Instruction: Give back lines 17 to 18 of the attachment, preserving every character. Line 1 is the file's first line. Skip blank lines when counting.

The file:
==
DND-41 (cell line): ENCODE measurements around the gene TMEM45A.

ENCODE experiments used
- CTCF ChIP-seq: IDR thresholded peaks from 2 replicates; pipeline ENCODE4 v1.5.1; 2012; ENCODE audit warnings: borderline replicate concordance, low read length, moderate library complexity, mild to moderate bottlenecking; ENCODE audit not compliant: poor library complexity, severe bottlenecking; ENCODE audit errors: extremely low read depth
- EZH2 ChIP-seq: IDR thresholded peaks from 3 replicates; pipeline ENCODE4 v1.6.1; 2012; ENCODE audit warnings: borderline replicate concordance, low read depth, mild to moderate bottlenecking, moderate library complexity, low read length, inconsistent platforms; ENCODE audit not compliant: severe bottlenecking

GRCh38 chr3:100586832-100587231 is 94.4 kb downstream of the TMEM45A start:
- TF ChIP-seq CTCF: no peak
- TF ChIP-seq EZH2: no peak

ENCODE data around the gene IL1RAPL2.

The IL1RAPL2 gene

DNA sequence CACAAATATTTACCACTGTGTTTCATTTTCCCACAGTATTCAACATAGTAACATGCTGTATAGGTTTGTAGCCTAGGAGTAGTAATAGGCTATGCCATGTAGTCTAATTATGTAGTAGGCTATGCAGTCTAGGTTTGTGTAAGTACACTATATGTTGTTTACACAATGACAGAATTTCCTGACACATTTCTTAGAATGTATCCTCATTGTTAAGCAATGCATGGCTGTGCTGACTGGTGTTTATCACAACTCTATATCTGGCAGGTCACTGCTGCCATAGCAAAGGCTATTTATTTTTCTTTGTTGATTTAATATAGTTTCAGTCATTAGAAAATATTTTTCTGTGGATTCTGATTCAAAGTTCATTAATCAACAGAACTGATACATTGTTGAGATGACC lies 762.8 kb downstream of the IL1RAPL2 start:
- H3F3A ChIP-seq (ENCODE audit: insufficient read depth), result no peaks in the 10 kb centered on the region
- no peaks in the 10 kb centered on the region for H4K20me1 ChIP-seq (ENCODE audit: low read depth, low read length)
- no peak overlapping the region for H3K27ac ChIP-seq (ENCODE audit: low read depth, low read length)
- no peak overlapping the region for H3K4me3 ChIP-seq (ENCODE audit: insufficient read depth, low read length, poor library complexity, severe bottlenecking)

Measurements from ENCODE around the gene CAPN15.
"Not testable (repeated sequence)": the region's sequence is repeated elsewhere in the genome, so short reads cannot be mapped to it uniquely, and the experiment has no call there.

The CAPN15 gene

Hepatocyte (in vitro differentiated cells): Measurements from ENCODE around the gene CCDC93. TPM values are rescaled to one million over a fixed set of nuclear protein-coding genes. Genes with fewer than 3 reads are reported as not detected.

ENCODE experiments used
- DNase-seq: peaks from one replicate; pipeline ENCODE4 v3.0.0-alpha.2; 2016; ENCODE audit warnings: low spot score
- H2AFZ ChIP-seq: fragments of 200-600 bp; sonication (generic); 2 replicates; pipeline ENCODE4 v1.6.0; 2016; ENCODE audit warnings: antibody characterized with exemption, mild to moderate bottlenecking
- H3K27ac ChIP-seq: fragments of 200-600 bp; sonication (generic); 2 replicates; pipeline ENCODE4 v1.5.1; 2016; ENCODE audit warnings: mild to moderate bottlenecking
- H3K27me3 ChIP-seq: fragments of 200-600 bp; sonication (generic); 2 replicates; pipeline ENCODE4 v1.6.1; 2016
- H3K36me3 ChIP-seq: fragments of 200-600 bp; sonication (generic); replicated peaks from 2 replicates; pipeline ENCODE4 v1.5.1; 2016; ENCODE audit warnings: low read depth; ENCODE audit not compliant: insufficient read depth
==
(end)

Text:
The CAPN15 gene

Hepatocyte (in vitro differentiated cells): Measurements from ENCODE around the gene CCDC93. TPM values are rescaled to one million over a fixed set of nuclear protein-coding genes. Genes with fewer than 3 reads are reported as not detected.